Monday, 29 December 2014


I’ve just spent 4 straight hours in the company of Brothers: a tale of two sons - - if you are interested in engaging in the game don’t look at the wiki page as part of the experience of game playing is obviously not knowing what is coming – not plot spoiling doesn't appear to be part of the game playing community - anyway the landscape is sublime, the narrative very moving and the dynamics of the playing fairly unique in my experience of gaming (not huge) – you are left with the feeling of a profound sense of loss – this might be my first empathic gaming experience.
meanwhile - some films watched over the break – so far

The Equalizer – Denzel – the man with a past – he plays the isolated-lost-loner-character well with the twist of extraordinary fighting skills and empathy – predictable but fun. 
Get Santa – well if I was 6 I might find it wonderful and Jim Broadbent is a glorious ‘gansta santa’ but.......I'm not 6. 
Boxtrolls yes it’s all good with some very clever animation backed up with a strong script. 
Toy Story That Time Forgot - toy story short – lots of knowing fun – it takes us from the moment ‘the gang’ are joined to Bonnie with some great 'in jokes'. 
What we do in the shadows – a laugh out loud mockumentary about vampires in new Zealand. 
Eagle v Shark more ‘indi-fare’ from new Zealand – a cast of outcasts – tragic-comic with the funniest attack on a disabled person I have ever seen! 
Batman - – its difficult to beat Jack Nicholson being Jack when he’s on form! But talk about slow.......and the dated clothes ....shoulder pads wtf were we thinking. 
The Interview - – not as bad as I thought it would be but a film that offends everybody – is that a good thing? 
Chico and Rita beautiful drawings with a great dream America sequence underpinned with a narrative that takes in a slice of Jazz history.  
Blue valentine another tragic wandering around Gosling film, a film about loss, loss of love, 1 hour and 20 mins – seems longer.  
Darkman - ludicrous plot, special effects, acting and overall concept ..........don’t even start about the science - but in its own way its charmingly odd.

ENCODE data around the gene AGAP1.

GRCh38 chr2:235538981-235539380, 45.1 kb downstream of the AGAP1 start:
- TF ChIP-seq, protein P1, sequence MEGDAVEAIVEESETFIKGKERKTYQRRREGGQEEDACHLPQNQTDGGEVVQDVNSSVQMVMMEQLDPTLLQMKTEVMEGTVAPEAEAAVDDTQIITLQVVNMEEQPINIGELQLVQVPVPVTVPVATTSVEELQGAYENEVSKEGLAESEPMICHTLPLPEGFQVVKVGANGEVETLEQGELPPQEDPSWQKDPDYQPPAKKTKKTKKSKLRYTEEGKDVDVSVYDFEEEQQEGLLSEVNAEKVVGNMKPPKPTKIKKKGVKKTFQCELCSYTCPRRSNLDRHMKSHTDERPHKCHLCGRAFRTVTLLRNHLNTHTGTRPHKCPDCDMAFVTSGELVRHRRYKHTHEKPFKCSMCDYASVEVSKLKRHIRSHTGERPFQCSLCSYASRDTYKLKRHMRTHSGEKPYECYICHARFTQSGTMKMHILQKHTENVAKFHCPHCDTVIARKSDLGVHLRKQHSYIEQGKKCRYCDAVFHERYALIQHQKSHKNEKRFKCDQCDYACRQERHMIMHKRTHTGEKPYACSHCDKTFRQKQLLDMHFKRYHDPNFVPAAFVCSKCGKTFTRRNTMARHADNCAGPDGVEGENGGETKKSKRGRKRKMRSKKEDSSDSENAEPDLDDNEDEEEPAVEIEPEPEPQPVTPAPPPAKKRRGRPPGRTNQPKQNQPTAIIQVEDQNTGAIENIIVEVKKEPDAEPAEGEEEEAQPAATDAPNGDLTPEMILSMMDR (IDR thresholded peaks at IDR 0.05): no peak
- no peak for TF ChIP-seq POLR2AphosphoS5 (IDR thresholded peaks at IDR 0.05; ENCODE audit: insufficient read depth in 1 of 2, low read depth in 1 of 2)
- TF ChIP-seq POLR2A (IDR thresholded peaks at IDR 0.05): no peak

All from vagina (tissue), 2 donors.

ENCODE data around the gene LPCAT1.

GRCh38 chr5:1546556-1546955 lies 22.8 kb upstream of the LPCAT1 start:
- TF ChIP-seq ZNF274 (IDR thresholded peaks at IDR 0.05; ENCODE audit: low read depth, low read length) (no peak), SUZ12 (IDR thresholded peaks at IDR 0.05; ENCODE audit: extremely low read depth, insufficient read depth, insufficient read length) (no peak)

Saturday, 27 December 2014


as part of the squeeze
fold bend and expand - Structural Memory in Deformable Objects
project I’ve
been involved in over the past 2 months
I’ve made a film. It shows some
of the over 180 sculptural forms and how they move when manipulated. filming by
Bob editing by Jim

Tuesday, 16 December 2014


A research day at NUA – some interesting thoughts and conversations were had – along with the opportunity to meet new staff members who could prove fruitful in terms of possible collaborative activity. I presented the work I’m involved in at Kings College within the robotics department. I had some good feedback and some supportive comments but the system meant that 4 people presented within a carousel structure – so I showed the work 4 times but never got to see the work of others which would of being more interesting that talking about myself (I didn’t think about this when I volunteered – also it would be useful to see everybody’s research strands so that we can get to talk and possibly work with each other – maybe next time.  

A trip to Coventry – it’s always a little odd going home – or to a place I grew up in – there is a lot of new building (on the space where my house was) but it was good to see the market still operating, unlike Sheffield’s 

Sunday, 14 December 2014


Then there was interstellar  – for me it was a slow burn and it wasn't until they got to Saturn and the conversation after that I really started to connect the dots and make sense of what is a truly intelligent film – the layers of meaning and truths... it makes me want to be able to see it again for the first time.  Here Lies Love - at the National Theatre was wonderful – glorious – not a fan of the musical but of David Byrne there was an element of being unsure but from walking into the space to the final in-joke around musical rebellion I loved every minute – there are some bonkers mad costume changes, great voices and visuals that question and play with the real, imagined and documented – it’s a must see.

Monday, 8 December 2014


An interesting weekend of films – Defenders of the Galaxy – a bonkers mad experience – leave your brain at the door and enjoy. Starlet – will it be ok or won’t it? a young woman surrounded by darkness in a messy world but quite wonderful and finally Nightcrawler – what happens when you learn all you know off the internet oh yes and there’s the little issue of a morally corrupt society hell bend on exploiting the vulnerable! Meanwhile work at Norwich is winding down into Christmas with feedback tutorials and academics presenting their research. I’ve volunteered for this and will be exploring the robotics work with four 15 presentations back to back to a range my colleagues – sounds like fun - I can’t wait to get feedback.

Wednesday, 3 December 2014


Reflection on the 'robot' project whilst spending time in two material libraries today.
So what’s next?
“We don’t lose anything even if we fail”.
I was very taken by Thrish’s answer - to his approach – to his reasoning - to his engagement – to creative thinking with others.
This opportunity to work within King’s College has presented many possibilities – of which many require further research to fully engage in the benefits they offer.
The opportunity to engage in alternative ways of thinking is essential if ones practice is to grow and evolve. Otherwise we risk isolation – relegated to the role of creating expensive ‘baubles’ for collection. We have a more ‘useful’ role in society to take up. Our ability to think laterally, to problem solve creatively make us valuable. Our material knowledge and understanding is highly specialised and we can communicate concepts and emotions across language and cultural divides, globally we are essential.